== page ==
Tani posted a screenshot, apparently showing the note to Pitchfork's staff by Anna Wintour, Condé Nast's Chief Content Officer:
Today we are evolving our Pitchfork team structure by bringing the team into the GQ organization. This decision was made after a careful evaluation of Pitchfork's performance and what we believe is the best path forward for the brand so that our coverage of music can continue to thrive within the company.
The note further indicates that the current editor, Puja Patel, will also leave the company. She replaced the site's founder, Ryan Schreiber, in 2018. According to the New York Times, Condé Nast declined to comment on how many employees will lose their jobs.
Blog Turned Corporate
The origins of Pitchfork date back to 1996 when Ryan Schreiber created the website. The early music blog grew significantly and became a landmark in online music journalism—even organising their own music festivals starting in 2005.
In October 2015, Condé Nast, the publisher of magazines like Vogue, Wired, and The New Yorker. It is unknown how much Condé Nast paid for the acquisition. However, Fred Santarpia, the publisher's chief digital officer then, said: «Pitchfork is profitable, and it boasts a thriving live events business, with events in Chicago and Paris, and robust video offerings — both vital and growing parts of the publishing business.»
Pitchfork's acquisition was the last stepping stone of a blog that reached the heights of the corporate publishing world. Around the same time, other digital media offsprings like Vice or Buzzfeed saw their glory days.
In recent months and years, all these former blog echelons saw a critical decline. Vice filed for bankruptcy last year, Buzzfeed shut down its news division, and now Pitchfork becomes the latest poster child to see what is probably its downfall.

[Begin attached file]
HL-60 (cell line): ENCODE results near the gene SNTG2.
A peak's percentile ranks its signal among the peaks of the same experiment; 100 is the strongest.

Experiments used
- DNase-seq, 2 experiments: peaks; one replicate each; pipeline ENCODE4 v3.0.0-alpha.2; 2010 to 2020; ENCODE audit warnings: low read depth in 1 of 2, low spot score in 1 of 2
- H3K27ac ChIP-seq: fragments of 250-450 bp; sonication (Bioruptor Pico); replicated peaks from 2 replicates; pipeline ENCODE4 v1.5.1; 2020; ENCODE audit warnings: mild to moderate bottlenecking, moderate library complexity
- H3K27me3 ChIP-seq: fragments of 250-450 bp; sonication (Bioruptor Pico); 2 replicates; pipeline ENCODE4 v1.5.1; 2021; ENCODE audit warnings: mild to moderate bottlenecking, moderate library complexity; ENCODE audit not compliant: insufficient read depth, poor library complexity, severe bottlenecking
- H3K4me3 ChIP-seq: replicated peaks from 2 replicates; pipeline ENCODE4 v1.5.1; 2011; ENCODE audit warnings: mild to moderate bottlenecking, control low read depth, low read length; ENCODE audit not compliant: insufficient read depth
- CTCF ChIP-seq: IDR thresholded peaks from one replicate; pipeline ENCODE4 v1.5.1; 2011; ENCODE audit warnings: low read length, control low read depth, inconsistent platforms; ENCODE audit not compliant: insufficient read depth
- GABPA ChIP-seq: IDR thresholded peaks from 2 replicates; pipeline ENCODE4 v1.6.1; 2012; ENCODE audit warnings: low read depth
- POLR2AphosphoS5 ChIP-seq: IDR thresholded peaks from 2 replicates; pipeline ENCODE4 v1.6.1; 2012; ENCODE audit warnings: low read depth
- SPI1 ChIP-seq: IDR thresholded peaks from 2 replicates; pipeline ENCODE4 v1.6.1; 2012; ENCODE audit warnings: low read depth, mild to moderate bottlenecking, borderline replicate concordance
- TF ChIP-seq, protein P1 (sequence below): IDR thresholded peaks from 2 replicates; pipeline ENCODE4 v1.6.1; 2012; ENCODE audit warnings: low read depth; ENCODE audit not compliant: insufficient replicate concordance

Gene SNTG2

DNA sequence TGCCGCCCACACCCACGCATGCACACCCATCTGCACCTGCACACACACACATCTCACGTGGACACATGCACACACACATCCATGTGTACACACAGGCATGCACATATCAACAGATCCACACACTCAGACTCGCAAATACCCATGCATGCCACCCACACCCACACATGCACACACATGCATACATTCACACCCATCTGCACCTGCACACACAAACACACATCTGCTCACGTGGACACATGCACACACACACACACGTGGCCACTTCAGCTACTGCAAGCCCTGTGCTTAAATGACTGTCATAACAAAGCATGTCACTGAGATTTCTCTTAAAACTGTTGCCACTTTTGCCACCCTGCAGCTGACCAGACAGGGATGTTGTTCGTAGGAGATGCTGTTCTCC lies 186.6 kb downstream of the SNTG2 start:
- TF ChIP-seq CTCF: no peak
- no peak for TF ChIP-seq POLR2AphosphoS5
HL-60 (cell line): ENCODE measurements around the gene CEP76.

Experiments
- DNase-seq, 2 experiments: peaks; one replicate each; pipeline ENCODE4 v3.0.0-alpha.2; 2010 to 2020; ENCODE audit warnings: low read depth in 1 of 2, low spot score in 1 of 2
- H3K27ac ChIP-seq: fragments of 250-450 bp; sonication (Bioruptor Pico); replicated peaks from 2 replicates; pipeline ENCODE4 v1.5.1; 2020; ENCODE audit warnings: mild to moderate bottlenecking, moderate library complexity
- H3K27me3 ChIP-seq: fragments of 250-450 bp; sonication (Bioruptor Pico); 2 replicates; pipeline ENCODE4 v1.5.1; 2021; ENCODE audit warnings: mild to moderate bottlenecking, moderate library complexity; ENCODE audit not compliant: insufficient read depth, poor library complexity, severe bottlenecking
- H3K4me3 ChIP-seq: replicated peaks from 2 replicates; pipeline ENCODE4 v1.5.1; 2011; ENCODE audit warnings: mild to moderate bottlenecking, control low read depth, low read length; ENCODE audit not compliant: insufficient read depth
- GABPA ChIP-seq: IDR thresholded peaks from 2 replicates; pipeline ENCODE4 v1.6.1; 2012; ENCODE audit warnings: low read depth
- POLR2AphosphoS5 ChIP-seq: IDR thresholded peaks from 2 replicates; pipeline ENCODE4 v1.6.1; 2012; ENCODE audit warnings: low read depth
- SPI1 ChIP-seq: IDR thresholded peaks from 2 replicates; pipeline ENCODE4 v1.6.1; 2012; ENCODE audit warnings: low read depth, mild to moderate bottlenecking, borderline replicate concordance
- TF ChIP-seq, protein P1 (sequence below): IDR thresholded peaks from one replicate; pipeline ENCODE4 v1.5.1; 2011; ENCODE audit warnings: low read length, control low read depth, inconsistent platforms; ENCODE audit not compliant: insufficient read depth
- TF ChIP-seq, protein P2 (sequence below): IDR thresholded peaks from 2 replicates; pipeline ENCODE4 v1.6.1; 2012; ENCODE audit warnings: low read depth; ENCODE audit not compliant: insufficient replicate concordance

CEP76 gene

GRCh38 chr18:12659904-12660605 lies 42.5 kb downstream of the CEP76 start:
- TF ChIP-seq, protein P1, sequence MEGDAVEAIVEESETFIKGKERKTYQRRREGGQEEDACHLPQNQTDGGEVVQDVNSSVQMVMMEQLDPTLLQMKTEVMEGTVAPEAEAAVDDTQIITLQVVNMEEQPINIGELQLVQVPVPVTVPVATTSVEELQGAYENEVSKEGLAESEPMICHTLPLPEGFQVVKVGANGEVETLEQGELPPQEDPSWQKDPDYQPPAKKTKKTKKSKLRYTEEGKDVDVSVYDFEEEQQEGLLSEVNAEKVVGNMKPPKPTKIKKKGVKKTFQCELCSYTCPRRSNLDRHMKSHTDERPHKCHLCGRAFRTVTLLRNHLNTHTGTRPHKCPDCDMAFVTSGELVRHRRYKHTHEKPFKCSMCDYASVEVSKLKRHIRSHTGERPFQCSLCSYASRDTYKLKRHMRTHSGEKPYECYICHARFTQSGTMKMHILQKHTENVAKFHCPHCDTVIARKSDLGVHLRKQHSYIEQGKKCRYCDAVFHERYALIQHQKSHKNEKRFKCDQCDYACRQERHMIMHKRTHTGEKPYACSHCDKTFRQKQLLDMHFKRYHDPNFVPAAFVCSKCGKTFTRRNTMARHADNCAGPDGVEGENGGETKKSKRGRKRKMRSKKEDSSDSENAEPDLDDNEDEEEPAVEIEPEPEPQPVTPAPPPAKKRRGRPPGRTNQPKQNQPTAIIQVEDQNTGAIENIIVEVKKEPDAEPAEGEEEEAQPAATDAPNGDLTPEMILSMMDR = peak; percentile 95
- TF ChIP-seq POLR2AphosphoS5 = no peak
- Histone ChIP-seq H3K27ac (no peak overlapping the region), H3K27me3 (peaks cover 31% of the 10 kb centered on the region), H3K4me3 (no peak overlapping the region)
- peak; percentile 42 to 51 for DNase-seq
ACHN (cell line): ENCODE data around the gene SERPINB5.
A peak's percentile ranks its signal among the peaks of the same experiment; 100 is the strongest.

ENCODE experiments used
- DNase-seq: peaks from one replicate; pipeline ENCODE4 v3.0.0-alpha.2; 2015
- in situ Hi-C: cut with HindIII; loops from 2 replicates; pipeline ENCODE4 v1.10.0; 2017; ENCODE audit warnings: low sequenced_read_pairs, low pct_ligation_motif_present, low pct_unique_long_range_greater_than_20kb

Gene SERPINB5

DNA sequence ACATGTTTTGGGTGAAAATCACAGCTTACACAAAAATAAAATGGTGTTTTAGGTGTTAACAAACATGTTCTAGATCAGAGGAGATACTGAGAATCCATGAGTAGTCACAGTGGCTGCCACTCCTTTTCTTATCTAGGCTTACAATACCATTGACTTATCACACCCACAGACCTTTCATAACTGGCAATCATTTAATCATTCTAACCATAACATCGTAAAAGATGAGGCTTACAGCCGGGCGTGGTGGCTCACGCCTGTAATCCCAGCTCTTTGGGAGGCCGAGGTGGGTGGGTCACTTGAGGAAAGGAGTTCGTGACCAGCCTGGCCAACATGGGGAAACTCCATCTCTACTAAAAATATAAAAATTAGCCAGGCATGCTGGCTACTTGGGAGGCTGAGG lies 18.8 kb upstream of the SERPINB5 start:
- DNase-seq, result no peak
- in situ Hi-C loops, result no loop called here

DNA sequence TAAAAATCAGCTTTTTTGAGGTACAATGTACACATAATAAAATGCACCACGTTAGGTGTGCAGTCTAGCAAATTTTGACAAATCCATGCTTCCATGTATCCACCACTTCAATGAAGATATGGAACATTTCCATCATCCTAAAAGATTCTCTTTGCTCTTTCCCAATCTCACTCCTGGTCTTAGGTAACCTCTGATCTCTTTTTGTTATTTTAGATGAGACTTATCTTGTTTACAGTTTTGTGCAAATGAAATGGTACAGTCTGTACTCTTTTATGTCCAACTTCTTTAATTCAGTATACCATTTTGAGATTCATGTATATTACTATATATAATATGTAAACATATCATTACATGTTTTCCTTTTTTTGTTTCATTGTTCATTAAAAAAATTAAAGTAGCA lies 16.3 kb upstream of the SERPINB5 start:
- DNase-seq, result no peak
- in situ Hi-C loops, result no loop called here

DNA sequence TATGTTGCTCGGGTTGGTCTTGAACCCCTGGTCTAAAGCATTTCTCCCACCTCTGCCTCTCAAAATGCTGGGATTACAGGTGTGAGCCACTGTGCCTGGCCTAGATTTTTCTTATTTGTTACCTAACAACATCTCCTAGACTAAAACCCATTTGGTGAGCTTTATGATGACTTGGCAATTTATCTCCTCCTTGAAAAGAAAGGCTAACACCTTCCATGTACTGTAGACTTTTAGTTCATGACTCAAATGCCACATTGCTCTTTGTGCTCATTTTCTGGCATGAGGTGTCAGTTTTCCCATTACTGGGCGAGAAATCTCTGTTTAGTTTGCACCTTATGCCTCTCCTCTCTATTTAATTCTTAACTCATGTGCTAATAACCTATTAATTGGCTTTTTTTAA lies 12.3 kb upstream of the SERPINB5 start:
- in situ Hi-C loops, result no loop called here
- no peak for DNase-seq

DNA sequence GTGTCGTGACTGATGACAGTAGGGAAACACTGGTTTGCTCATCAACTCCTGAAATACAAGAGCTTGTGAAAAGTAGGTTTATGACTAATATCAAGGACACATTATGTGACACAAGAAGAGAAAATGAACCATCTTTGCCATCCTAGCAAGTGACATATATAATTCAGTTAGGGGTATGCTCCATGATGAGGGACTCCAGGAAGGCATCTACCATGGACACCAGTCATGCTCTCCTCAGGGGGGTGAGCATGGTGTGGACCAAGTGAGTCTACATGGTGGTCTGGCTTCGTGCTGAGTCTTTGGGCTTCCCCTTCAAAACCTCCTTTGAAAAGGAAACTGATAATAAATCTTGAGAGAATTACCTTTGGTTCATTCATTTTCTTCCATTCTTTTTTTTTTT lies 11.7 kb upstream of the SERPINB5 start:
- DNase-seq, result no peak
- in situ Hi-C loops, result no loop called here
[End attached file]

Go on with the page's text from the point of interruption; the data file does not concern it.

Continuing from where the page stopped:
Although Pitchfork's advertising page still boasts that the site reaches a «loyal audience of more than 7 million monthly unique visitors», the accuracy of this number is likely low as the information has not changed since 2016.
Wintour's note unveils apparent problems through the corporate phrase «a careful evaluation of Pitchfork's performance,» which translates to a failing business model.
What the folding of Pitchfork's staff into GQ means for the brand is yet to be clarified. Will it disappear or remain a standalone website? So far, no information has been provided that answers this question.
However, the news is again a clear indication that music journalism in its current form can not survive in the corporate world with an advertising-based business model. While titles like Rolling Stone Magazine can still feed off the nostalgia factor, online magazines seem to struggle much more.